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Bankrupt Taylor Bean Plans Appeal

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Taylor, Bean and Whitaker Mortgage Corp. has filed for bankruptcy protection and hired a restructuring team. The company said it still hopes to appeal its suspension by the U.S. Department of Housing and Urban Development and the Government National Mortgage Association.

An announcement today from the Ocala, Fla.-based lender indicated it has filed for relief under Chapter 11 of the U.S. Bankruptcy Code in U.S. Bankruptcy Court in Jacksonville, Fla.

Taylor Bean explained that its Aug. 3 suspension by the Federal Housing Administration was immediately followed by its suspension as a seller, servicer and issuer of mortgage-backed securities by Ginnie Mae and Freddie Mac.

“Taylor Bean appealed the Freddie Mac termination and intends to appeal the HUD and Ginnie Mae terminations later this month, but has no way to continue normal business operations in the interim,” the statement said.

The company went on to say that its demise was tied to investigations surrounding the Aug. 14 failure of Colonial Bank. The Montgomery, Ala.-based institution, which had been Taylor Bean’s primary bank for “years,” froze 100 of its bank accounts on Aug. 6. Taylor Bean said it is negotiations with the Federal Deposit Insurance Corporation to release the freeze on the accounts.

As it was dealing with the suspensions and inability to access its bank accounts, it also faced cease-and-desist orders from numerous states.

“Taylor Bean has been in ongoing discussions with these regulators since early August and hopes that these can be resolved in the near future,” the statement said. “Taylor Bean will operate on a scaled-down basis and begin the work of recovering, restructuring and possibly liquidating its assets.”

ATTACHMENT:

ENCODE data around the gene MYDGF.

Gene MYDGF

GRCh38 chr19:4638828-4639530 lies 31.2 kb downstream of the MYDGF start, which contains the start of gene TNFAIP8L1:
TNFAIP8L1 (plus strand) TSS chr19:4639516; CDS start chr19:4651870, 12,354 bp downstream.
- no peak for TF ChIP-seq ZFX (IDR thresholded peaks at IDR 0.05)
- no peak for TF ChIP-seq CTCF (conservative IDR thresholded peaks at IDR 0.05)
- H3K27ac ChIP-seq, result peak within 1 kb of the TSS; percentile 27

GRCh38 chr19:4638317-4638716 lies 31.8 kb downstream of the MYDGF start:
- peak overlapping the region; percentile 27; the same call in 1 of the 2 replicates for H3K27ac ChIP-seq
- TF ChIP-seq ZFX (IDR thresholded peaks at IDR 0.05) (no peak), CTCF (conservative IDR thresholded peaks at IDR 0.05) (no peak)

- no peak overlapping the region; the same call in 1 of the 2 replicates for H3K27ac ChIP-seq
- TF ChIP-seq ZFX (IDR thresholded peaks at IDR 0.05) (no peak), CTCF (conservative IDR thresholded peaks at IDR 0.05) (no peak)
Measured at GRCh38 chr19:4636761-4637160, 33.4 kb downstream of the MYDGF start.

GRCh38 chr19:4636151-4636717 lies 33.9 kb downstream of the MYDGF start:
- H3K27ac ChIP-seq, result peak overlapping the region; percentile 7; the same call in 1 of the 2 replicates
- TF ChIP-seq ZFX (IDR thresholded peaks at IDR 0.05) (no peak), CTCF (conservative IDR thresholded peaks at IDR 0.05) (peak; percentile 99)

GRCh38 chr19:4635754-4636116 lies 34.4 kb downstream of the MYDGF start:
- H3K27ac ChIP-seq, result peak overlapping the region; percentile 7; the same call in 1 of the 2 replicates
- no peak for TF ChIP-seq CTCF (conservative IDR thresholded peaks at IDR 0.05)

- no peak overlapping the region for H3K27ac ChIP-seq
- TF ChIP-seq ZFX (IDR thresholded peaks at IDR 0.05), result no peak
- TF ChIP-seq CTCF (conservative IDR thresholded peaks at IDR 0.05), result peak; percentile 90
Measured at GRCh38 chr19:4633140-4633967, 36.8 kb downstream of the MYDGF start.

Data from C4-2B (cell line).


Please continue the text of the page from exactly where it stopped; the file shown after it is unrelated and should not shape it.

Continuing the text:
Two new directors, Bill Maloney and Bruce Layman, will direct the business. Both reportedly have “extensive experience” restructuring distressed businesses. In addition, Neil Luria of Navigant Capital Advisors was appointed chief restructuring officer.

Luria noted in today’s news release that the speed of Taylor Bean’s collapse has been “stunning” and lauded efforts by “members of management and other company employees, along with a large team of professionals, who have worked tirelessly under very stressful circumstances to make today’s filing possible.”

The beleaguered lender was founded in 1982 as a mortgage broker and grew to become a “top 10 national wholesale mortgage lender” and “the country’s third largest direct-endorsement lender of FHA-insured loans,” according to data reported by the company.

Taylor Bean reports $30 billion in annual originations. Prior to its demise, its servicing portfolio reportedly reached $80 billion and headcount was more than 2,000.

Taylor Bean was the lead investor in a $300 million bid to acquire Colonial Bank parent Colonial BancGroup Inc. But that deal fell apart in July.

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